If you’ll indulge me for a moment, I’d like to tell you a story. This story doesn’t have anything to do with biking, but it is such a story, that if it hadn’t happened in my presence, I would not believe it. And it is too good not to share.
Let me set the scene. The location: Charlottesville, VA. The main characters: Rachel and a ’99 Cadillac Catera. The supporting cast: Myself, Shannon, Adam (a Mellow Mushroom bartender), The Ponytail and The Accent (AAA guys), and a helpful motorcyclist.
Shannon, Rachel, and myself drive down to Charlottesville early Saturday to look at apartments. Rachel, my current housemate, will be moving to Charlottesville in a few months time. We look at apartments, eat lunch, explore the University of Virginia campus, take shelter when the tornado siren goes off, have coffee. We decide it’s time to go.
The plot thickens. Rachel cannot find her keys. We start retracing our long, circuitous path around Charlottesville/UVA to make sure they haven’t miraculously fallen out of her purse and are still sitting on the ground somewhere. To no one’s surprise, our search is futile.
Rachel calls AAA. She’s going to have them unlock her car and make her a new key. It will be an hour before they get to her car, so we head back to the Mellow Mushroom to hang out. While there, Rachel gets a call from AAA. Apparently her car is a…special needs car. It has a special type of key and they said there are no locksmiths in the area who can make her a new key. This makes things a lot more difficult. She has a spare key in Maryland, but how to get it? Have our other roommate in MD FedEx it down to C’ville? But this means we’d have to stay overnight down here. Take the train back to DC, get the key, train back? With only one train in the morning and one in the evening, we’d still have to stay overnight. Plus no trains on Sunday. Have someone come get us? The only people I’d ask to do that for us was already in C’ville. We go around and around. We decide to have AAA send someone to unlock the car so we can make double sure the keys aren’t in the car. We then go back to Mellow Mushroom to hang out until they come. While there, we make friends with the cute bartender, Adam. He says he’ll try and find someone who can hot wire the car. No luck. While at the bar, Shannon comes up with the great idea to rent a car. Genius, Shannon. Why’d you wait until now to bring it up?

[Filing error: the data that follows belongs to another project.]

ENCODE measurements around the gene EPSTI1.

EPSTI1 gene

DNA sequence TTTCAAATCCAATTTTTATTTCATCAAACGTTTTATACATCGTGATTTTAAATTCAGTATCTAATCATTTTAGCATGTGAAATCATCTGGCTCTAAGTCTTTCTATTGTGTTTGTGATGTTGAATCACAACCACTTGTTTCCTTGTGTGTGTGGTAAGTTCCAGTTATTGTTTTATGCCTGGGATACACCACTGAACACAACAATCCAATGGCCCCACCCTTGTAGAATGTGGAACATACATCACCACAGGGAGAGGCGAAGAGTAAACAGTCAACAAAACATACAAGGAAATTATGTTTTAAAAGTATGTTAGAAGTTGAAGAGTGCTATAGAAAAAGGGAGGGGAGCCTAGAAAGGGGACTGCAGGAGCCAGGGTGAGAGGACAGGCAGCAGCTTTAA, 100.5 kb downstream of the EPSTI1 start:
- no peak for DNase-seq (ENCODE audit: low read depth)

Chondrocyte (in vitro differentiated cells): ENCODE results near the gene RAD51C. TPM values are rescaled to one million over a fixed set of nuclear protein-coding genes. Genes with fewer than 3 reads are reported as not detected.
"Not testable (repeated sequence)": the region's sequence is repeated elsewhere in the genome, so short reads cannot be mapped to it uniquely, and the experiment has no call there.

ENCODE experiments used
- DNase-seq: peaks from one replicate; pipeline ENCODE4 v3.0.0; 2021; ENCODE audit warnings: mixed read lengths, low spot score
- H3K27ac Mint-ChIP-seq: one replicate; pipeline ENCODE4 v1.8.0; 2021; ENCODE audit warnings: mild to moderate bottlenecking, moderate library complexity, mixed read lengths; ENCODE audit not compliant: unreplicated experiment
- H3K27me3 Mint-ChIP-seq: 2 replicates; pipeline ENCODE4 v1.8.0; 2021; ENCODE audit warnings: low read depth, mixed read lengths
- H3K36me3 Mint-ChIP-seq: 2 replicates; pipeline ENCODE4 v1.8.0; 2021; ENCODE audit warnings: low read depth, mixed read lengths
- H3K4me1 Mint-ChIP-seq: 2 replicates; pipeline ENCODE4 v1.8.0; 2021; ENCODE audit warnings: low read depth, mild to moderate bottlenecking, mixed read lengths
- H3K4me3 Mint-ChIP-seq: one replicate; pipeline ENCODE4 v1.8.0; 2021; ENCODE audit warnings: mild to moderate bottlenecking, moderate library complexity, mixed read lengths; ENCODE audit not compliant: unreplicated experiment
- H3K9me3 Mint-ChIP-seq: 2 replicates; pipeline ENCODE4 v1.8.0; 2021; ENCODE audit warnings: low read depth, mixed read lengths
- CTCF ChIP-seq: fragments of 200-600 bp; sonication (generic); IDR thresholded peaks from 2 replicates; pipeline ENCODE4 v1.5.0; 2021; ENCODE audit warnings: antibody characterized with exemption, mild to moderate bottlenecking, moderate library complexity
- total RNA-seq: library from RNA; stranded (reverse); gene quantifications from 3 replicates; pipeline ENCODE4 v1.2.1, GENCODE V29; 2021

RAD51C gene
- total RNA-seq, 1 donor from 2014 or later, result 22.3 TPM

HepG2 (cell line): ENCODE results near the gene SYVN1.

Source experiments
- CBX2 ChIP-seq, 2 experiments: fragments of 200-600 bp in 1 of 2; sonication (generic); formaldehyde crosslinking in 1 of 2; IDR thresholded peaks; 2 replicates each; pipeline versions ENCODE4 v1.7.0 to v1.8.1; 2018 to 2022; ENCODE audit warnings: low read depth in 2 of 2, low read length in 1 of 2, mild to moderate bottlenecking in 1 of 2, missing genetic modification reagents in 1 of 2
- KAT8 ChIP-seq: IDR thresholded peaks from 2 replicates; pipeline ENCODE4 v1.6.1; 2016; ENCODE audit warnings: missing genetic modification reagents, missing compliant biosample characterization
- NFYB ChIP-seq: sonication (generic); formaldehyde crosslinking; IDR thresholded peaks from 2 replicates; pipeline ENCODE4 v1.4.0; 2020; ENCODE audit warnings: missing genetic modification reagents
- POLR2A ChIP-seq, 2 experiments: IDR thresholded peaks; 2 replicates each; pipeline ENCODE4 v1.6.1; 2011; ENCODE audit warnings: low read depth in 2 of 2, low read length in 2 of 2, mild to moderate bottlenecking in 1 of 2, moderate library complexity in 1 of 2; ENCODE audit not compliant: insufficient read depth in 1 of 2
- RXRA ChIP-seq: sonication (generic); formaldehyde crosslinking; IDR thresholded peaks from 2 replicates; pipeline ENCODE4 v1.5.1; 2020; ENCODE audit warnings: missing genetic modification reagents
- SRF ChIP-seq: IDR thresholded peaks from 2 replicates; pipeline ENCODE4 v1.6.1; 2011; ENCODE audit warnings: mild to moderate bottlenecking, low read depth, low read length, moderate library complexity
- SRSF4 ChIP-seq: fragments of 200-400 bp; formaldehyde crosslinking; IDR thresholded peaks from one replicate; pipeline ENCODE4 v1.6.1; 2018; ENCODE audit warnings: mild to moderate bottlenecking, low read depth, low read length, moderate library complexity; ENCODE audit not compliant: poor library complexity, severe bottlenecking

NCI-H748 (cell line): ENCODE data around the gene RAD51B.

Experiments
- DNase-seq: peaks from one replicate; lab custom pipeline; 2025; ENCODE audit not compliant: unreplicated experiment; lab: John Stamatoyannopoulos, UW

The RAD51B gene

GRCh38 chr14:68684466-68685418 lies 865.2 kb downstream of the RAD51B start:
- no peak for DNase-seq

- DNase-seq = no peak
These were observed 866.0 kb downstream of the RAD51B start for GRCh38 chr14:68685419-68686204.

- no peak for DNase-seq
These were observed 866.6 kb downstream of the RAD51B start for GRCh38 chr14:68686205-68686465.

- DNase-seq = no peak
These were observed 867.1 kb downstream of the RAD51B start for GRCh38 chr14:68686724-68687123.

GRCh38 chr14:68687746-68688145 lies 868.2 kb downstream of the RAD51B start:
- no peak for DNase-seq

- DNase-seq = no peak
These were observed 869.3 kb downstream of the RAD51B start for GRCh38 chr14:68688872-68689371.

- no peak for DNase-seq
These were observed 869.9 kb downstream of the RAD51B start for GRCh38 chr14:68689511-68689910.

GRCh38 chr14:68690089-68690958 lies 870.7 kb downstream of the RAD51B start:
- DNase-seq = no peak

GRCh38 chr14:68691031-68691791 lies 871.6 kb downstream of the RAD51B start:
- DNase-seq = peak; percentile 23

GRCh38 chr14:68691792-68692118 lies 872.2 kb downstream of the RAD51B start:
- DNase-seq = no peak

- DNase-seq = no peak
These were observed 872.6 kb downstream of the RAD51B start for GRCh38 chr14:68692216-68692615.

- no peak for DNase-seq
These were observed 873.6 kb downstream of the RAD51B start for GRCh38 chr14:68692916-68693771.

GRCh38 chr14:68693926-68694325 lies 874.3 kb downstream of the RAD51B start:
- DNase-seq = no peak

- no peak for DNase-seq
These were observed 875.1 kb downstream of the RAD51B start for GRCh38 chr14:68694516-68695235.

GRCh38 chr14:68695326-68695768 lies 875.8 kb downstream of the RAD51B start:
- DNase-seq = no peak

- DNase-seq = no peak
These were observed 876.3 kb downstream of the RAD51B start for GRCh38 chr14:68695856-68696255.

The AAA guys finally arrive. They are two creepers, one with a unacceptably long ponytail (aka TweedleIncompetent) and one with an impenetrable Southern accent (aka TweedlePervert), both with cigarettes dangling out of their mouths. As the ponytail gets to work on the door, the accent tries to get us to drink, all while generally being creepy. The ponytail is having a hard time with the door. He’s working and working, making lots of dissatisfied noises. He soon reveals that this car is unnaturally hard to break into. Good for car security, not good for us, but fits perfectly into this unfolding comedy. The accent’s job seems to be to try and get us to drink while making inappropriate comments. He soon notices a girl wandering around in her sports bra/workout gear in an apartment. He points this out to us. We are not impressed.